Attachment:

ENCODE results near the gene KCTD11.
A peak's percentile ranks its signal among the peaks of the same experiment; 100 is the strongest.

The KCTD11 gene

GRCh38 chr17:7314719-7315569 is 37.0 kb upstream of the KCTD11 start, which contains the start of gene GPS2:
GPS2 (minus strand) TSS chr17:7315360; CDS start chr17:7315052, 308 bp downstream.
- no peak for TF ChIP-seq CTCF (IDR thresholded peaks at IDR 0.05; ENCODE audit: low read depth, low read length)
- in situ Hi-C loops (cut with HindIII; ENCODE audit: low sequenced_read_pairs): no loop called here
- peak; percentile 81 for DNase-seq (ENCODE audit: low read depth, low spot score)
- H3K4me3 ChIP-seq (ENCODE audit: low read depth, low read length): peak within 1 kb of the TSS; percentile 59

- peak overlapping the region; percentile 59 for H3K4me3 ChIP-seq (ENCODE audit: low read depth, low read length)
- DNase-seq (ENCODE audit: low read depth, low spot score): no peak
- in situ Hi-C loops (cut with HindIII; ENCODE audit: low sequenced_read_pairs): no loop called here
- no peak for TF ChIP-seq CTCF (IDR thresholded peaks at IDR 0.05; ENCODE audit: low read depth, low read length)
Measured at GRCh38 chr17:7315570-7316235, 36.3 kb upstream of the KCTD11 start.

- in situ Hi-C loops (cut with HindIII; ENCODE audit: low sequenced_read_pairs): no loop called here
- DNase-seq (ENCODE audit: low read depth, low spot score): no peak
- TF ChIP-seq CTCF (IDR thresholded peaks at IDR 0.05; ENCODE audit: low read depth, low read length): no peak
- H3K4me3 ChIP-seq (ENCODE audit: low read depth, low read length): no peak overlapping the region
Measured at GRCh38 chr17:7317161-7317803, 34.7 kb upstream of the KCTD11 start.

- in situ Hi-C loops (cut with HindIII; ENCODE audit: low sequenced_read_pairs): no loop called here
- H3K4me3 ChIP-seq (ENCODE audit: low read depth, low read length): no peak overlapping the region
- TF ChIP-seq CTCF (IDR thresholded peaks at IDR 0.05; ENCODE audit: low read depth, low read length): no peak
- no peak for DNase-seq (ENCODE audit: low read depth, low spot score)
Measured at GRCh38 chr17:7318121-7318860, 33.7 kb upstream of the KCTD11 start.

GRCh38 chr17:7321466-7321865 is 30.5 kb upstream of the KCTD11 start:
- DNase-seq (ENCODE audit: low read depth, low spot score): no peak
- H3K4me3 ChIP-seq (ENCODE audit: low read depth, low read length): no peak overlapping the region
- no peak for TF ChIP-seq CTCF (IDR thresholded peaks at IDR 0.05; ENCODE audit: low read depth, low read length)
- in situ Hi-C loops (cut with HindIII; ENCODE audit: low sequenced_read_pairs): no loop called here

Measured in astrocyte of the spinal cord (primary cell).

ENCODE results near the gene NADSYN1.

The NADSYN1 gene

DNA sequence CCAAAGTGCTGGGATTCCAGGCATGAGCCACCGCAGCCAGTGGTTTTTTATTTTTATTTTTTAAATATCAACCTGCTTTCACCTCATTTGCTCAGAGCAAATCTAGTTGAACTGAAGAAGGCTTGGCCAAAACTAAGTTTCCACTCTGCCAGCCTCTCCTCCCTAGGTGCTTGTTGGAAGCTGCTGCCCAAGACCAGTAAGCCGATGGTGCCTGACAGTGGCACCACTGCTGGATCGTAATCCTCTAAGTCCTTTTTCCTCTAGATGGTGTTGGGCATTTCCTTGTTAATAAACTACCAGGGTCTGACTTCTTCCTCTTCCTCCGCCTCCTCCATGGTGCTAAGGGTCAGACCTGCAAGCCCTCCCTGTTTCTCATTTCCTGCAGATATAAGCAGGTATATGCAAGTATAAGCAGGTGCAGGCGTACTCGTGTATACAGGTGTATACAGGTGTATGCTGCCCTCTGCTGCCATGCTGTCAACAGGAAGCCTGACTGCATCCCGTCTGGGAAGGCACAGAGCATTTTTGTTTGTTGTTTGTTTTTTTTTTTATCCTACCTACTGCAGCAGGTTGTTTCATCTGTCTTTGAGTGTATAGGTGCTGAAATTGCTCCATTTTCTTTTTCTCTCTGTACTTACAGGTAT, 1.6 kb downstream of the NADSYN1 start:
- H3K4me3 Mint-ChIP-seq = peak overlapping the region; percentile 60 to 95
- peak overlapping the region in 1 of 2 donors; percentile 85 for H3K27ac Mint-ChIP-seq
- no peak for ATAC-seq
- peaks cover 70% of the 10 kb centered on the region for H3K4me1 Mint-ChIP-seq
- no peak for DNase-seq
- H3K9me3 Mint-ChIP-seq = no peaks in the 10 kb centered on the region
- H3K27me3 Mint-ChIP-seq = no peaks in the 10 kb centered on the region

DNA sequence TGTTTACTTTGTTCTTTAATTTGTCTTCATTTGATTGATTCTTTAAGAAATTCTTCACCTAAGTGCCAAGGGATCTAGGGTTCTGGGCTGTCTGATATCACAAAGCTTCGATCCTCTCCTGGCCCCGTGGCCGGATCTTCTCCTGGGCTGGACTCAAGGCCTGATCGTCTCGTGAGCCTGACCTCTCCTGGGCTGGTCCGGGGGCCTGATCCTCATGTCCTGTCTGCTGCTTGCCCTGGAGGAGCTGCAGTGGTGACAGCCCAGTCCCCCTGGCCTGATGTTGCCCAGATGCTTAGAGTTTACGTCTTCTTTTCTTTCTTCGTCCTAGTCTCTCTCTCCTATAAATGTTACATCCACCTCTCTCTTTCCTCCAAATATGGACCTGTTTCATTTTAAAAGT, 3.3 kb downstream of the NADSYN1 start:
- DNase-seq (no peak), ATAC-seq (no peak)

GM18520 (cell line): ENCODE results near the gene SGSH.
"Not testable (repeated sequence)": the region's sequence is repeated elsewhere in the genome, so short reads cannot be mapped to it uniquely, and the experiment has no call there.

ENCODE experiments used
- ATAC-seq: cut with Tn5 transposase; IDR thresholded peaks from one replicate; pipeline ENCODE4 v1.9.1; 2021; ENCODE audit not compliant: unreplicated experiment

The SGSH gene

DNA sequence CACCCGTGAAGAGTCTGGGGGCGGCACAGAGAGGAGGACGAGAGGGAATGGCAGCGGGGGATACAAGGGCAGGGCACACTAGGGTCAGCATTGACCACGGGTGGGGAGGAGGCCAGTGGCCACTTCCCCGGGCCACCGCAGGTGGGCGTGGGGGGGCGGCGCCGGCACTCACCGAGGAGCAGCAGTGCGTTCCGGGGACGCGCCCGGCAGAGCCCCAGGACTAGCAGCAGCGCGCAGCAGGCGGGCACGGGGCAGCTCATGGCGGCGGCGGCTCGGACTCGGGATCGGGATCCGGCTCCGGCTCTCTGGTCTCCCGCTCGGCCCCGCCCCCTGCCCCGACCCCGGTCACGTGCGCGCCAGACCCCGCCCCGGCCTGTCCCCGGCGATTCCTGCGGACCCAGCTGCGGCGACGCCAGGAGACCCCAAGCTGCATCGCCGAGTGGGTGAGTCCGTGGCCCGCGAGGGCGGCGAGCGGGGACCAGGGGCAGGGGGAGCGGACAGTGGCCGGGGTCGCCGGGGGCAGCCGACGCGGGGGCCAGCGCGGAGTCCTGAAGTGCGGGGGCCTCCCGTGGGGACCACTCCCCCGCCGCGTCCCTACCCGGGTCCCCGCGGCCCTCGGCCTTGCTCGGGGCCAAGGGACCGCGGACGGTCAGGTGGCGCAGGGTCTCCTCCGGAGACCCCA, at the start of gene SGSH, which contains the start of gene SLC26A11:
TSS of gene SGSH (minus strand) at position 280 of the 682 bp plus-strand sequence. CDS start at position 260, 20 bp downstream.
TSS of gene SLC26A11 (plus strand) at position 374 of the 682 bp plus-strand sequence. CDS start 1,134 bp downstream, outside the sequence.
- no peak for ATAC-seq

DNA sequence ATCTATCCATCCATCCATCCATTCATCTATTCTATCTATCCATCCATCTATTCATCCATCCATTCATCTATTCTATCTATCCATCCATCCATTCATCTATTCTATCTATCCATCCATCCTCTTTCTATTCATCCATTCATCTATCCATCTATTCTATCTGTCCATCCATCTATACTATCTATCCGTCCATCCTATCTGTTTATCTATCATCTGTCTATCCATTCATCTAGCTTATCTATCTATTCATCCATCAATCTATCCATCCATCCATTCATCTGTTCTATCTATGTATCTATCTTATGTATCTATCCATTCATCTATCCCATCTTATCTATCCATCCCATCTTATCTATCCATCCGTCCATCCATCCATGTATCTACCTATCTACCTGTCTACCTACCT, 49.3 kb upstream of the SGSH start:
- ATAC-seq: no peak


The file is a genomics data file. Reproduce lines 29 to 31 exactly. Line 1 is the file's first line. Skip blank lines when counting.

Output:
- in situ Hi-C loops (cut with HindIII; ENCODE audit: low sequenced_read_pairs): no loop called here

Measured in astrocyte of the spinal cord (primary cell).

ENCODE results near the gene NADSYN1.